It may be state-of-the-art, but can state-funded TV really teach and inspire?


ETV Central Since it began broadcasting as a pilot project to a few Columbia high schools in 1958, South Carolina Educational Television (SCETV) has been generously endowed with state tax dollars "to provide a statewide educational communications network." The blessings that allowed SCETV to become a world leader in educational broadcasting came with the attendant liabilities of being dependent on government money and control.

While SCETV says it offers "television that teaches and inspires," critics charge that its first concern has been to avoid offending the sensibilities of the 170 legislators who vote on SCETV's budget. They point to SCETV's history of cancelled shows, even programs that received critical acclaim elsewhere in the country. They argue that a state-funded educational system -- at least as currently structured -- cannot do justice to public broadcasting. The constraints are reflected in programming that avoids controversy.

Most Americans get their public television and radio broadcasts from community-owned stations that get little, if any, state tax support. Only 21 of 173 Public Broadcasting System licensees are state-run. SCETV, this state's only PBS affiliate, is the largest state-operated network in the country.

While SCETV contributes staff and hardware to public broadcasting, none of its $18.8 million state budget went directly to public programming. Only one percent of SCETV's broadcast capability is dedicated to public broadcasting; the rest goes into schools and government agencies as educational and instructional TV.

Private donations and grants to support public broadcasting in South Carolina totaled $7 million last year. The "ETV Family," those who show their support by giving money, contributed $2.8 million last year to the SCETV Endowment, a private nonprofit organization created in 1977 to raise funds for public broadcasting.

The new telecommunications center is the
crown jewel in what one 20-year employee
called "Henry's edifice complex."

The Corporation for Public Broadcasting contributed another $4.2 million in federal and corporate grants last year to SCETV for public programing.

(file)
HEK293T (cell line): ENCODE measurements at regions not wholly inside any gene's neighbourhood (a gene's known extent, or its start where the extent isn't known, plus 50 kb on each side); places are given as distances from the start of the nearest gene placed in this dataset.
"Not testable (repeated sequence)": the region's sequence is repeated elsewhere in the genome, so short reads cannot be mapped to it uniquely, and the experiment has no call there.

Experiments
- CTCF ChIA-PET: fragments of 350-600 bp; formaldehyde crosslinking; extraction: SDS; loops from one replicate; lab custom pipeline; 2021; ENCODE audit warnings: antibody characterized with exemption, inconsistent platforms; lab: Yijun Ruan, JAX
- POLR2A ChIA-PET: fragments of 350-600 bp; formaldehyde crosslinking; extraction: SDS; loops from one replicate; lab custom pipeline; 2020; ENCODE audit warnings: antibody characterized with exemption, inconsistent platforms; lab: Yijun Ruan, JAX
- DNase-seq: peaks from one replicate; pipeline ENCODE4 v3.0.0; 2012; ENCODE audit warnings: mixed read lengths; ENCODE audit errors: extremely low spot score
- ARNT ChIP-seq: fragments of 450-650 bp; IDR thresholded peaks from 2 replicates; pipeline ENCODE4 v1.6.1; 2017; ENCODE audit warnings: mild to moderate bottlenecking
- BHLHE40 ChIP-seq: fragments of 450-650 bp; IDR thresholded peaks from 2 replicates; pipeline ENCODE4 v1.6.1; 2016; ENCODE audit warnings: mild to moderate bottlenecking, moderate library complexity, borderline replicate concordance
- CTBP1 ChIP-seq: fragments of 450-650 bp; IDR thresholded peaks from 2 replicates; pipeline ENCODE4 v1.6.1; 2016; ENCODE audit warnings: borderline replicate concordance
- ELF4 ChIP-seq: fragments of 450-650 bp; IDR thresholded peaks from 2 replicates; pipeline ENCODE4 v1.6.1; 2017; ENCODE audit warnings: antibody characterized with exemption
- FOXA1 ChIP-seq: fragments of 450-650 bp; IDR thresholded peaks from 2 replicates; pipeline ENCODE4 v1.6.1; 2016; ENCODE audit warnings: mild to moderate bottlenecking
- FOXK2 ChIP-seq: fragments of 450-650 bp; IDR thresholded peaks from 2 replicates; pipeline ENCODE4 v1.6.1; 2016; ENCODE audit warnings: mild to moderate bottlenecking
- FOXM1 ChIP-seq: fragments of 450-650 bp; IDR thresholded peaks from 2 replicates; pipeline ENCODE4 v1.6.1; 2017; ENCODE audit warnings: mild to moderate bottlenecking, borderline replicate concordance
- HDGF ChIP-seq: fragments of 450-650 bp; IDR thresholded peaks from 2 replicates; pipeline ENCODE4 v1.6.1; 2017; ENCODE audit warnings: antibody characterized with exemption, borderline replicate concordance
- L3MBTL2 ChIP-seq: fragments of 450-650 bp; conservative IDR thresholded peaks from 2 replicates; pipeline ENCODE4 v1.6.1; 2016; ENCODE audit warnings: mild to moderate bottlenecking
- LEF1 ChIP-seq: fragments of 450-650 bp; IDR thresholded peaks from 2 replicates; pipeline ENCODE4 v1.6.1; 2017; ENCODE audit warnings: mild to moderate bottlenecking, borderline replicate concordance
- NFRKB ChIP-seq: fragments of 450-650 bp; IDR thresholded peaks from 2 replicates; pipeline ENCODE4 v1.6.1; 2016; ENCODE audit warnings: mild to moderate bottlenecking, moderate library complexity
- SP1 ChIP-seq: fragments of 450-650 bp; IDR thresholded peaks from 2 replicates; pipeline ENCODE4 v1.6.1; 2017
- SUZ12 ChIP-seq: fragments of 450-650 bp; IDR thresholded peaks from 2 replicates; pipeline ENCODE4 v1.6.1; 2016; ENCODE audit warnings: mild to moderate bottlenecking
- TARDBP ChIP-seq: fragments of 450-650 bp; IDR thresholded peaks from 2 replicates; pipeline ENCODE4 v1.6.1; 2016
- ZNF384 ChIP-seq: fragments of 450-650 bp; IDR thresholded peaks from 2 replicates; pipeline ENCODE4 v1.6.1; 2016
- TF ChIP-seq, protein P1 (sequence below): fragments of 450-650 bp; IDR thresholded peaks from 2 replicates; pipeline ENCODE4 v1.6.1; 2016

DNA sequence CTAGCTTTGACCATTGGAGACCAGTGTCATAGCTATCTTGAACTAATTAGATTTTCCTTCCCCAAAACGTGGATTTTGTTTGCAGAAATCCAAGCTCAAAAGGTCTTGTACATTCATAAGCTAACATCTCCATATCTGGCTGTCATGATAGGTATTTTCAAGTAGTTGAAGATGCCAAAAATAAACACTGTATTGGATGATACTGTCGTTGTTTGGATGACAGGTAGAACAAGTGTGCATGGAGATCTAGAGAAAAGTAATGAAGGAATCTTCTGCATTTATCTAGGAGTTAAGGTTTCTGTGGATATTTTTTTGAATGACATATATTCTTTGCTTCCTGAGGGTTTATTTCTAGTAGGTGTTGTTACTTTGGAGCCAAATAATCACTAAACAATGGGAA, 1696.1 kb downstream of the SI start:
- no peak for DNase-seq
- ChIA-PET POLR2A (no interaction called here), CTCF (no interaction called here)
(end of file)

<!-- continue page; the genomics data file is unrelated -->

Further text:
Over the past several years, SCETV has spent $10 million to lease its own satellite and $12 million to build a new telecommunications center to expand its broadcast capability. This year, using money from a variety of state funding sources, every school will have its own satellite dish linking it to SCETV.

This year, SCETV President Henry Cauthen, who has led the organization since 1965, is stepping down. He will leave behind a much bigger and shinier station than the one cobbled together 40 years ago with the help of his father, John Cauthen, SCETV's initial promoter and first chairman. (More on SCETV's early history). Under the younger Cauthen's leadership, SCETV steadily expanded its budget and technological capability. It can now broadcast 32 channels simultaneously and transmit 1,300 hours of programming a day.

But not everyone is impressed.

A former executive at WIS-TV, the state's largest commercial station, calls SCETV's enormous technical capacity a "boondoggle."

"The quality of the output isn't enhanced by increasing the output," he said. "The studio [Cauthen] has built is motion-picture quality, one of the grandest in the country. The routing switcher is the second-biggest ever built. Only the one for the Olympics in Barcelona was bigger."

The new telecommunications center is the crown jewel in what one 20-year employee called "Henry's edifice complex."

A Charleston broadcaster said, "My first impression [of the new telecommunications center] was, 'My God, it's bigger than at the national networks -- ABC and NBC.' My second thought was, 'How are they ever going to use all this?'"

Bishopville High School librarian Robin Horn said, "No matter how much I tout SCETV, you've got some teachers who use it and others who don't. About a third of my teachers don't use it at all."